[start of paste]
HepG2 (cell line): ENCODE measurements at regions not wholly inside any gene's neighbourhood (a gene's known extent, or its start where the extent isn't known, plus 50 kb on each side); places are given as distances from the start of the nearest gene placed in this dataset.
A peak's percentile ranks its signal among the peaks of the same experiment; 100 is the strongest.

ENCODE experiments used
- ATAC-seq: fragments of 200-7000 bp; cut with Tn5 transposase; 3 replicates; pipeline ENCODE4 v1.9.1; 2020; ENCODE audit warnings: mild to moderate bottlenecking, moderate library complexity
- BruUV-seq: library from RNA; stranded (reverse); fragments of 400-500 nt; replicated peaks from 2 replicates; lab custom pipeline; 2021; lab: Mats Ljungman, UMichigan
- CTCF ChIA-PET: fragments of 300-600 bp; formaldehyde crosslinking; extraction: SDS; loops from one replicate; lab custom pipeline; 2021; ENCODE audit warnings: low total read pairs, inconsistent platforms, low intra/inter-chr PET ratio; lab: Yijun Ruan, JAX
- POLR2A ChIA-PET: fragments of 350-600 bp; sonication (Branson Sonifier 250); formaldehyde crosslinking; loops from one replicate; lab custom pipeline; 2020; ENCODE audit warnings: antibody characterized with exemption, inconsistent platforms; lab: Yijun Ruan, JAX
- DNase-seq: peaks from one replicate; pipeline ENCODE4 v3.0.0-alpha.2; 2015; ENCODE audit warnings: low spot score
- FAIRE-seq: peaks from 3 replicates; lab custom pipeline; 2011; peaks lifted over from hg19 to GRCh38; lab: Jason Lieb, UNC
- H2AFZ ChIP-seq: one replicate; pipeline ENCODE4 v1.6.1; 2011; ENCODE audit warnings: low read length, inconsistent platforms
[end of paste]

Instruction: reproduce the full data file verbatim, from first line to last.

HepG2 (cell line): ENCODE measurements at regions not wholly inside any gene's neighbourhood (a gene's known extent, or its start where the extent isn't known, plus 50 kb on each side); places are given as distances from the start of the nearest gene placed in this dataset.
A peak's percentile ranks its signal among the peaks of the same experiment; 100 is the strongest.

ENCODE experiments used
- ATAC-seq: fragments of 200-7000 bp; cut with Tn5 transposase; 3 replicates; pipeline ENCODE4 v1.9.1; 2020; ENCODE audit warnings: mild to moderate bottlenecking, moderate library complexity
- BruUV-seq: library from RNA; stranded (reverse); fragments of 400-500 nt; replicated peaks from 2 replicates; lab custom pipeline; 2021; lab: Mats Ljungman, UMichigan
- CTCF ChIA-PET: fragments of 300-600 bp; formaldehyde crosslinking; extraction: SDS; loops from one replicate; lab custom pipeline; 2021; ENCODE audit warnings: low total read pairs, inconsistent platforms, low intra/inter-chr PET ratio; lab: Yijun Ruan, JAX
- POLR2A ChIA-PET: fragments of 350-600 bp; sonication (Branson Sonifier 250); formaldehyde crosslinking; loops from one replicate; lab custom pipeline; 2020; ENCODE audit warnings: antibody characterized with exemption, inconsistent platforms; lab: Yijun Ruan, JAX
- DNase-seq: peaks from one replicate; pipeline ENCODE4 v3.0.0-alpha.2; 2015; ENCODE audit warnings: low spot score
- FAIRE-seq: peaks from 3 replicates; lab custom pipeline; 2011; peaks lifted over from hg19 to GRCh38; lab: Jason Lieb, UNC
- H2AFZ ChIP-seq: one replicate; pipeline ENCODE4 v1.6.1; 2011; ENCODE audit warnings: low read length, inconsistent platforms